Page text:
For example, our client Sutter Health, a healthcare provider, also insures a part of the population mainly in California. As the payer-provider, they have an incentive to keep their patients healthy. So they take blood pressure data, activity data and weight data to monitor patients, who have hypertension or CHF (congestive heart failure). If there’s a fluctuation in blood pressure or an increase in weight, obviously that’s something to be concerned about. They can reach out and consider if there is a need for medication adjustment. But also they can take the activity tracker data and see, for example, that a patient was 30% less active this week than over the previous three or four weeks. Maybe that’s something they should check on to see if everything is okay.
What are the big opportunities that you see in the medical data sector?
First, in the wearables market, we have the world’s largest consumer electronics companies pumping tons of money and marketing effort to engage consumers . And because people are interested in having something fun and new on their wrist that happens to track their health, it could be a gateway to get patients to care about their health more. Healthcare has always been something that’s been performed to us. We need patients to be more pro-active and take responsibility for their health. I’m really hopeful that that’s going to happen.
And Moore’s law applies to these devices. The cost of the sensors comes down while their sensitivity increases. What is fascinating is that we are going to see things like glucose levels and blood pressure data passively tracked through non-invasive sensors. I think that’s a fascinating opportunity.
Finally, in the longer-term, I think we are going to see people using devices that are very specific to a disease state or a condition; devices that track medication adherence without social stigma. While today it can be still uncomfortable to get out a device like this, in a restaurant, for example, I think it will soon be okay for you to monitor your condition in public. Number one, because it’s done passively. Number two, because everyone has got something and everyone will be monitoring that condition.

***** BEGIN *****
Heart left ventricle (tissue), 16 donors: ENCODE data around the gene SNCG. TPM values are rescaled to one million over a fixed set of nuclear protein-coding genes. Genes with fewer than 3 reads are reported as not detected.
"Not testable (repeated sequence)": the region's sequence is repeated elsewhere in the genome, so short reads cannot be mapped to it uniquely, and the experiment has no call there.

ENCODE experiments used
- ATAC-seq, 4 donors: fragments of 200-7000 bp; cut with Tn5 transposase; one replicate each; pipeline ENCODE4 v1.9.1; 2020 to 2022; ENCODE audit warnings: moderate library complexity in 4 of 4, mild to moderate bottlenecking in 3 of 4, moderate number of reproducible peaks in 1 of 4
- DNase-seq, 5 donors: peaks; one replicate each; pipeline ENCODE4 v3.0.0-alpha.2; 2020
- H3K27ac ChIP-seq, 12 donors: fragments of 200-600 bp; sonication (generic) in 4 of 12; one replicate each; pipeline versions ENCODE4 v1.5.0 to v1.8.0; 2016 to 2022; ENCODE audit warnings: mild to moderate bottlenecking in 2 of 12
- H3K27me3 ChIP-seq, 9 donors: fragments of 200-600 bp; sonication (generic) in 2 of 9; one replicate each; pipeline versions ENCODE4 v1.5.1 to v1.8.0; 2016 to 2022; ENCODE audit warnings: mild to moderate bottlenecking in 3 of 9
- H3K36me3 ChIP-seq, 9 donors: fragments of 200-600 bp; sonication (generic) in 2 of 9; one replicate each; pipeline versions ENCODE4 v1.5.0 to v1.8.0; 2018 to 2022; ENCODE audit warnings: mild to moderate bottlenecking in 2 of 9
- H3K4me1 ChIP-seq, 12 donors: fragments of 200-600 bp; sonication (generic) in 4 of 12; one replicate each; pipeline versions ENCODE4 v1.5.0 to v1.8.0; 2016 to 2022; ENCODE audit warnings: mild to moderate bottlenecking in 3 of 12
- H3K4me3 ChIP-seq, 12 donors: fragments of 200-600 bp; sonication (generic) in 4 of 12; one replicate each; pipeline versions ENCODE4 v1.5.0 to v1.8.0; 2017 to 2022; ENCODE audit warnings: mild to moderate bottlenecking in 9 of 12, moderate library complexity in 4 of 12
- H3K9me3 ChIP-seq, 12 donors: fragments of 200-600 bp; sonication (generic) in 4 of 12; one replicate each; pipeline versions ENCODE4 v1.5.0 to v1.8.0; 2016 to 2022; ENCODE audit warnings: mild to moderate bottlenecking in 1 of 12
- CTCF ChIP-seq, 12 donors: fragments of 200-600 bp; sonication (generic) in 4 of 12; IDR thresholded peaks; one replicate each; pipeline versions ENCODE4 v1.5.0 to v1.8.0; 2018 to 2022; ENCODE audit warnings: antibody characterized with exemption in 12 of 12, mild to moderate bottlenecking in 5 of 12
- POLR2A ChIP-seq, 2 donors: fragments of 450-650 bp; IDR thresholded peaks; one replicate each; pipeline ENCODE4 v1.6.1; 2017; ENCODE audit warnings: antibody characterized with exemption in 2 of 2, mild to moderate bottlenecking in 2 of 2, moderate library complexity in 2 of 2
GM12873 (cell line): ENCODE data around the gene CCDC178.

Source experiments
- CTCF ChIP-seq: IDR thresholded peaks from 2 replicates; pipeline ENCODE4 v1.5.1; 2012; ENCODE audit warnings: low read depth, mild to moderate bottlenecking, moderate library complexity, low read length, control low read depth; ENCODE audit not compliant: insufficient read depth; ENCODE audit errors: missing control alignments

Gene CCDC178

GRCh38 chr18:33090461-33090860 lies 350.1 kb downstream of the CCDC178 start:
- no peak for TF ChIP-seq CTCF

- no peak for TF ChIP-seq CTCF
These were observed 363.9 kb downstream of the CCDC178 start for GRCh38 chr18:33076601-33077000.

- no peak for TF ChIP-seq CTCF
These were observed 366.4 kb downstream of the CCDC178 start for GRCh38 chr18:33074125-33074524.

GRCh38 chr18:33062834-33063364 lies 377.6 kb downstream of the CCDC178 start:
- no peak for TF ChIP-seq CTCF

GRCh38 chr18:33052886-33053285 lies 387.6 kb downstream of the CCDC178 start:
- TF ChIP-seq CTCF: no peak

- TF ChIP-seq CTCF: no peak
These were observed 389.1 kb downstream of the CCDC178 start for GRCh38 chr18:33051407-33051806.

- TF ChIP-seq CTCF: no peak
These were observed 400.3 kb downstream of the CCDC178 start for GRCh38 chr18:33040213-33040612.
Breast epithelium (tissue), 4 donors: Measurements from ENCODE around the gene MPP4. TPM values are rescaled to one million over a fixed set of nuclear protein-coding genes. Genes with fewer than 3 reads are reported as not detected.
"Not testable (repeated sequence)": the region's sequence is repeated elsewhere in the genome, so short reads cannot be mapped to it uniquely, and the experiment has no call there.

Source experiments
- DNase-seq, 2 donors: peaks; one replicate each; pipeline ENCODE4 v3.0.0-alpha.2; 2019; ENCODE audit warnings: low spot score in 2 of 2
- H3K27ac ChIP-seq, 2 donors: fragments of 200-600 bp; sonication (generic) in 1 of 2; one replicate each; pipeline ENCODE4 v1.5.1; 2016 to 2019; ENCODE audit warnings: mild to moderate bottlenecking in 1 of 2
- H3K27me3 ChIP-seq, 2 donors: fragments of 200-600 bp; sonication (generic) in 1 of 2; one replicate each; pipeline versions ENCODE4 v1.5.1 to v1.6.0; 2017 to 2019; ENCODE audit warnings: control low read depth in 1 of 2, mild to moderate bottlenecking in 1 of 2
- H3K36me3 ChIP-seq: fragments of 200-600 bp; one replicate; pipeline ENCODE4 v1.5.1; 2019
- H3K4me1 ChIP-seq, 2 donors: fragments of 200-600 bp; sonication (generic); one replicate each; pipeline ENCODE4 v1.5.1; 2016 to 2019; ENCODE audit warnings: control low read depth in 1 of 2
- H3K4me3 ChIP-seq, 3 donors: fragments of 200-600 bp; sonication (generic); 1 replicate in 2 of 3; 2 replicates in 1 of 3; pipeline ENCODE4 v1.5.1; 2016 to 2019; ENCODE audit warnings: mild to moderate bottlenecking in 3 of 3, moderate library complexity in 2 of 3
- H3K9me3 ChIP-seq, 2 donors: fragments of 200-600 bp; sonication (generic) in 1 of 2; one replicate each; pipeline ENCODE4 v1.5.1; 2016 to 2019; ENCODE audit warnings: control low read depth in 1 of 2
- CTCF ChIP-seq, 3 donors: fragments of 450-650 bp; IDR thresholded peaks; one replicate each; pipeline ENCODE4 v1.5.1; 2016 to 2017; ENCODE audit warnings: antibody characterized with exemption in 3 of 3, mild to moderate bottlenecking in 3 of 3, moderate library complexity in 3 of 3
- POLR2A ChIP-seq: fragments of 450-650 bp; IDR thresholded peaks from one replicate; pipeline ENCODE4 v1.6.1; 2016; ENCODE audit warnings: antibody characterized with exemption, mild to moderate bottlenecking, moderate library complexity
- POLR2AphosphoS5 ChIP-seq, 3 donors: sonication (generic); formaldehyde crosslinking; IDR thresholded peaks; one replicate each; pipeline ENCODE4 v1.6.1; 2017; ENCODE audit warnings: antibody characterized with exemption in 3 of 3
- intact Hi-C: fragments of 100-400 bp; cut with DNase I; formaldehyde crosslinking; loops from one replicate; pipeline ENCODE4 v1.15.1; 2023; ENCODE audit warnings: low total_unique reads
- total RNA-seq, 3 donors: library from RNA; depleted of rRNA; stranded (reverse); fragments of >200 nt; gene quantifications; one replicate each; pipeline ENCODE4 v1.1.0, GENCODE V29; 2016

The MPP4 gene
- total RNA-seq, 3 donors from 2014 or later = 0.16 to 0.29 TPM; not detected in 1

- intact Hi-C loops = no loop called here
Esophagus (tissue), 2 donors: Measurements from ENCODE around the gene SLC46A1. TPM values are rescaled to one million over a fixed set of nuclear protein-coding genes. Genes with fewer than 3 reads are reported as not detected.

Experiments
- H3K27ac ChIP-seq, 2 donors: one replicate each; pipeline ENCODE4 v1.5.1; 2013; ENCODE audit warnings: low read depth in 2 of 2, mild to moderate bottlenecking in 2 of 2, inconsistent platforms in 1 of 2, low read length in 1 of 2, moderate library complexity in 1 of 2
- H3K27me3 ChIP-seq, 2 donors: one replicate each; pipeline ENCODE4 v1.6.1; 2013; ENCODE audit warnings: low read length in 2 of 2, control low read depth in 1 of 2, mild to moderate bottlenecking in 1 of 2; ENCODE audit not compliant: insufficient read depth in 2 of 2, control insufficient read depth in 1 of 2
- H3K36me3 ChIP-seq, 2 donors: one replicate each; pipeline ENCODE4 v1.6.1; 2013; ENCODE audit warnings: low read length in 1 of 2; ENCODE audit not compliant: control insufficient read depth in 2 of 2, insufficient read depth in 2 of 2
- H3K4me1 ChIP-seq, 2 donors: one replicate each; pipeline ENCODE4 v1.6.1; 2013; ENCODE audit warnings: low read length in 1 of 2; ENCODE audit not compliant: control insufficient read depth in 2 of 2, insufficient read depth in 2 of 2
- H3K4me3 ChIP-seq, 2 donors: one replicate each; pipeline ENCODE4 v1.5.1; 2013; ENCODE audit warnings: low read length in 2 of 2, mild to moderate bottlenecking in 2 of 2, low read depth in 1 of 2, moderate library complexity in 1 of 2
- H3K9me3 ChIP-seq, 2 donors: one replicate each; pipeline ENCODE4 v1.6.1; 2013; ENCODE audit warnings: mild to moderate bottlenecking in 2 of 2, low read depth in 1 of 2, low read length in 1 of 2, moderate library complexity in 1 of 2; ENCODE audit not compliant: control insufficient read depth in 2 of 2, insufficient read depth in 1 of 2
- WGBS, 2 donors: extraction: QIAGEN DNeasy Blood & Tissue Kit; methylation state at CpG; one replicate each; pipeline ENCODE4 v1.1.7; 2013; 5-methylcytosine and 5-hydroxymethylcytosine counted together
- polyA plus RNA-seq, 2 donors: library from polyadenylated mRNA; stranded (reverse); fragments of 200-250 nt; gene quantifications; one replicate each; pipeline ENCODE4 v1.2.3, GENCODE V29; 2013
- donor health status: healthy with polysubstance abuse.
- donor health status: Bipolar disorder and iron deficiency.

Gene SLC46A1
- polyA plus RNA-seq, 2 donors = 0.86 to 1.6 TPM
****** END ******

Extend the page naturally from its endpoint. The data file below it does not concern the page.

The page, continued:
What are the major obstacles or risks you see at the moment?
One major obstacle is giving providers, especially physicians, access to this data in a meaningful way. No physician has the time to spend all day every day looking at a stream of data. I don’t see physicians becoming data scientists, looking at graphs coming through from millions of patients. What we are going to need to build are smarter population health tools that can monitor signals coming in from all these different devices and alert the physician that there is something that they need to pay attention to.
Another hurdle is something that we are getting over pretty rapidly. It’s consumer education about not only what these devices are capable of, but also how their device data is being used, and what it means when they share the data. I’m on the Health and Fitness Technology Division board for the Consumer Electronics Association (CEA). As a board, we are working on how to help consumers understand that the data is really valuable, and to be comfortable with how the data is being stored and shared, as long as they know exactly where the data is going. There’s some education needed, but I wouldn’t say that we have a sharing problem in today’s world.